Paul Bunyan is a tall tale retold and illustrated by Steven Kellogg. The book is intended for primary ages. This folklore is a classic tall tale of an over-sized baby growing into a giant lumberjack with an over-sized pet ox named Babe. Throughout the story you are told exaggerated adventures that Paul and Babe encounter with a humorous twist. I rated this book a four because I like the metaphors used and the descriptive language in the retelling of the story. The pictures are nice and explain t ...more
Janna Gifford
Paul Bunyan by Steven Kellogg is a folklore book that is geared towards the Primary age group. This book is about Paul Bunyan, who was the strongest and biggest baby, growing up and changing the world around us based on his strength and being a giant. I gave this book four stars because it is a fantastic tall tale to read to the children and they will never get tired of hearing the book. It is also a great practice book for young children to start to learn the concepts of print as well as readin ...more
Paul Bunyan

1- Genre: Traditional

2- Is a tall tale of a boy that is born abnormally big and continues to grow to great heights. His large size gets him into some large predicaments such as rocking his cradle causing large waves that flood the town, wrestling grizzly bears, and creating the Grand Canyon by dragging his ax.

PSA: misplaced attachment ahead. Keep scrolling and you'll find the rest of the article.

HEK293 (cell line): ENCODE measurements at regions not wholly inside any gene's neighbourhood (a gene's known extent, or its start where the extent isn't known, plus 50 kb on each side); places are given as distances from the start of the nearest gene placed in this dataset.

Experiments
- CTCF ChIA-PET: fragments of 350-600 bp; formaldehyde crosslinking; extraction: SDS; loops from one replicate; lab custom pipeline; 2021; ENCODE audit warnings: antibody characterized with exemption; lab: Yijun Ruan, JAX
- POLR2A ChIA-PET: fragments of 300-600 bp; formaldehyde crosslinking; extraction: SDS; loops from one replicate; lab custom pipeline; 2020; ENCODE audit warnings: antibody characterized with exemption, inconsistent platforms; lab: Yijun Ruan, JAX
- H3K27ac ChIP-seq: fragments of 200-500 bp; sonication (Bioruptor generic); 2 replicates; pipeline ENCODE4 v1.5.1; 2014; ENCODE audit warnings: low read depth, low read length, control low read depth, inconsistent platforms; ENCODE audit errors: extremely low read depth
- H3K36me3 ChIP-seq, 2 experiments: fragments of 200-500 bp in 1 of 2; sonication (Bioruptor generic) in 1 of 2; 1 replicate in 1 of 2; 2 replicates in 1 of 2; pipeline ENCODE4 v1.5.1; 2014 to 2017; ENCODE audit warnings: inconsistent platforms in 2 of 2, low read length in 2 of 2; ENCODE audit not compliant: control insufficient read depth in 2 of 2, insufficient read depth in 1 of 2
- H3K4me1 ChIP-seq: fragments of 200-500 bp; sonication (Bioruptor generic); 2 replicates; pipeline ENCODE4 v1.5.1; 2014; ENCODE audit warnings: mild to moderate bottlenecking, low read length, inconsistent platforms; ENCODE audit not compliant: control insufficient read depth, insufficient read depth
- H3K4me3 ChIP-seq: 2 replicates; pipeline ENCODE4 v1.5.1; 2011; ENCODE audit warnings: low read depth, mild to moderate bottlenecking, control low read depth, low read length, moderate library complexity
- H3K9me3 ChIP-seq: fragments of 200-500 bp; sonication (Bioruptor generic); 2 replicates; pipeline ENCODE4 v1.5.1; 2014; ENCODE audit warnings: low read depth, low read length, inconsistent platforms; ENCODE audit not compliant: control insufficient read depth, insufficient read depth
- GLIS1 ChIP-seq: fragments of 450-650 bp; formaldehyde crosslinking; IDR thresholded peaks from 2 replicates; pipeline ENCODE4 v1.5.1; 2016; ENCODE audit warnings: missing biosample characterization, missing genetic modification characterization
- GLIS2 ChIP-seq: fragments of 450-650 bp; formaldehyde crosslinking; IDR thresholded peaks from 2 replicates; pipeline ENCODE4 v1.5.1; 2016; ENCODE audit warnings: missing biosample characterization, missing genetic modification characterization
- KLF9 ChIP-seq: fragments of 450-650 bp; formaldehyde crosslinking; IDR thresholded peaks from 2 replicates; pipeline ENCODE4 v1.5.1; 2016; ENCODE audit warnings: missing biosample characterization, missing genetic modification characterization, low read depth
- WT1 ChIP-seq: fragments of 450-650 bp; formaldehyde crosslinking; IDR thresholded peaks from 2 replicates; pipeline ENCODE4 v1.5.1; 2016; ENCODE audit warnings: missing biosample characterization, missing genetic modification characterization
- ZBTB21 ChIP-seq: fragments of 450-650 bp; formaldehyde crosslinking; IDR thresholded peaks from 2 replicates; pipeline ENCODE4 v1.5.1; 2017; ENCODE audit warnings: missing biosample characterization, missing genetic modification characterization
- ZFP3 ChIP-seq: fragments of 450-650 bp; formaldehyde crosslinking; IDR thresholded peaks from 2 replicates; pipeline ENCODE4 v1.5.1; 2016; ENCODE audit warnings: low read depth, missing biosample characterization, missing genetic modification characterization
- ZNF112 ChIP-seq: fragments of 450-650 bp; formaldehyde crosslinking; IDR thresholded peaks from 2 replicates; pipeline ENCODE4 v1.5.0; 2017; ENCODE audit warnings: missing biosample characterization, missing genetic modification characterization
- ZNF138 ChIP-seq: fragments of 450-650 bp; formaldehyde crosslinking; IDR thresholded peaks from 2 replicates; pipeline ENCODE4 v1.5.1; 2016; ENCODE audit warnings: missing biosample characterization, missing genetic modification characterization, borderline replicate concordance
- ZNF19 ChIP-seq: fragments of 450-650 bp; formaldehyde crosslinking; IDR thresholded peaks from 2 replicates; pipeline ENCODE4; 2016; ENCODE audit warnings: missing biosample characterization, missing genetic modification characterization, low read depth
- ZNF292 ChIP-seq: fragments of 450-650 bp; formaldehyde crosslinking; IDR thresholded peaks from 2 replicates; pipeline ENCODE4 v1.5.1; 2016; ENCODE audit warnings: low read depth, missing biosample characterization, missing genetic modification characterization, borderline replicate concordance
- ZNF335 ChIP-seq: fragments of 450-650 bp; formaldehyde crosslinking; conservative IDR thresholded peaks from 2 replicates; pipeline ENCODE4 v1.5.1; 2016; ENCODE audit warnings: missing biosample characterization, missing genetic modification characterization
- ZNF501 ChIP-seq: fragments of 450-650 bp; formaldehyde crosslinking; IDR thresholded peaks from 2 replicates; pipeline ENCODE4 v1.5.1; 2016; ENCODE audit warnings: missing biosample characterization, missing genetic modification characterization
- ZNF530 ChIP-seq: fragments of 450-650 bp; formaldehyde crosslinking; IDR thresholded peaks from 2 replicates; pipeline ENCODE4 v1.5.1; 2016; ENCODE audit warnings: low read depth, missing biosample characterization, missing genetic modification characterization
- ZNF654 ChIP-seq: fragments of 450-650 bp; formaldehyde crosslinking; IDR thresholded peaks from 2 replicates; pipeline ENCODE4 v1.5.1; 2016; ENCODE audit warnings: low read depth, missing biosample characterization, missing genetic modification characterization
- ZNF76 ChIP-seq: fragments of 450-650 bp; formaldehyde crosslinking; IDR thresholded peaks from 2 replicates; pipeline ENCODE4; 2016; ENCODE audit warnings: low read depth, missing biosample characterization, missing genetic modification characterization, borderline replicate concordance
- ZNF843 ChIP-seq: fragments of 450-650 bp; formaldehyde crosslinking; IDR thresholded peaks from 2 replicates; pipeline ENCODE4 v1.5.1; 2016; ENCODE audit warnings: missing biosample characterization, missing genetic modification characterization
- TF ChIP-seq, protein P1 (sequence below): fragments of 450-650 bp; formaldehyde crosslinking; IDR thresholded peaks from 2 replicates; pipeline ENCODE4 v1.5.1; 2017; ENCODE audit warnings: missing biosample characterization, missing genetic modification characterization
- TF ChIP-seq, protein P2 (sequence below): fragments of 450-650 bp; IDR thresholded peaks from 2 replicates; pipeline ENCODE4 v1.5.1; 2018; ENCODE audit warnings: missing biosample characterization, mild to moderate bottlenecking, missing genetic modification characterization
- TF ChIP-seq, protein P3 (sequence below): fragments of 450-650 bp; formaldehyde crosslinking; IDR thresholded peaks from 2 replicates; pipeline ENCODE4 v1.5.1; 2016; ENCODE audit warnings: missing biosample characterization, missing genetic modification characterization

3- (a) Illustration Style
(b) The illustrator uses a representational style for his illustrations. Throughout the book the illustrator does an excellent job depicting people, an
Tall Tales: The Story of Paul Bunyan is the story about a boy growing up into a man with his trusty blue ox. This story is is a tall tale about how Paul grows up being discriminated against because of his big size. He overcomes this by moving around and clearing away forest space for farmers. I enjoy this book because it shows how a boy overcomes discrimination and succeeds well at what he does best, cut trees. I would recommend this book to everyone of all ages its a classic.
Steven Kellogg does a great job retelling this tall tale with active and humorous illustrations of giant flapjacks blasted high above the clouds, a rumpus with ogres and a celebration of all the holidays missed during a blizzard that lasted several years. Excellent vocabulary and sentence structure for readers aged 8-11, with pictures packed with details that you'll want to examine over and over.
Lynn Plourde
This tall tale is classic Steven Kellogg with packed-in fun details. At times, the art seems too busy and the story somewhat choppy--listing exaggeration after exaggeration without much to tie the details together. But still, Paul Bunyan is a favorite tall-tale hero and this book has survived 30 years--I remember sharing it with my kids when they were little.